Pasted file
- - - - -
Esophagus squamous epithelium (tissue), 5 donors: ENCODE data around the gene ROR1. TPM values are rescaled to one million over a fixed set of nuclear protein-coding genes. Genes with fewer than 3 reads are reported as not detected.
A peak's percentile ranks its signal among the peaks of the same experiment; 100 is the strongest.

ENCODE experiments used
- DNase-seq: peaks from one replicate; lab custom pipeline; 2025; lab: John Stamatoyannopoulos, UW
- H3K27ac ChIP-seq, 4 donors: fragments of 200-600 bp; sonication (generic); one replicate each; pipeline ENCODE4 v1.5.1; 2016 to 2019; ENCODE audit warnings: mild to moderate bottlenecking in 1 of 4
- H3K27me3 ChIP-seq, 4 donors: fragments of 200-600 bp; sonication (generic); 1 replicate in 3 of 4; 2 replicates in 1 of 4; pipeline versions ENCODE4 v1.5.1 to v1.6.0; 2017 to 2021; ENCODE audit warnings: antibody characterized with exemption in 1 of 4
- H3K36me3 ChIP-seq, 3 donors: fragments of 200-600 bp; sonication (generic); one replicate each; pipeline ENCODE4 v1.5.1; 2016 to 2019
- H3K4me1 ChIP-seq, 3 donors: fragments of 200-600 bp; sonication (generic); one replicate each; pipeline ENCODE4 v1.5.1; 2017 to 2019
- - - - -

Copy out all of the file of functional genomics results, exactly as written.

Esophagus squamous epithelium (tissue), 5 donors: ENCODE data around the gene ROR1. TPM values are rescaled to one million over a fixed set of nuclear protein-coding genes. Genes with fewer than 3 reads are reported as not detected.
A peak's percentile ranks its signal among the peaks of the same experiment; 100 is the strongest.

ENCODE experiments used
- DNase-seq: peaks from one replicate; lab custom pipeline; 2025; lab: John Stamatoyannopoulos, UW
- H3K27ac ChIP-seq, 4 donors: fragments of 200-600 bp; sonication (generic); one replicate each; pipeline ENCODE4 v1.5.1; 2016 to 2019; ENCODE audit warnings: mild to moderate bottlenecking in 1 of 4
- H3K27me3 ChIP-seq, 4 donors: fragments of 200-600 bp; sonication (generic); 1 replicate in 3 of 4; 2 replicates in 1 of 4; pipeline versions ENCODE4 v1.5.1 to v1.6.0; 2017 to 2021; ENCODE audit warnings: antibody characterized with exemption in 1 of 4
- H3K36me3 ChIP-seq, 3 donors: fragments of 200-600 bp; sonication (generic); one replicate each; pipeline ENCODE4 v1.5.1; 2016 to 2019
- H3K4me1 ChIP-seq, 3 donors: fragments of 200-600 bp; sonication (generic); one replicate each; pipeline ENCODE4 v1.5.1; 2017 to 2019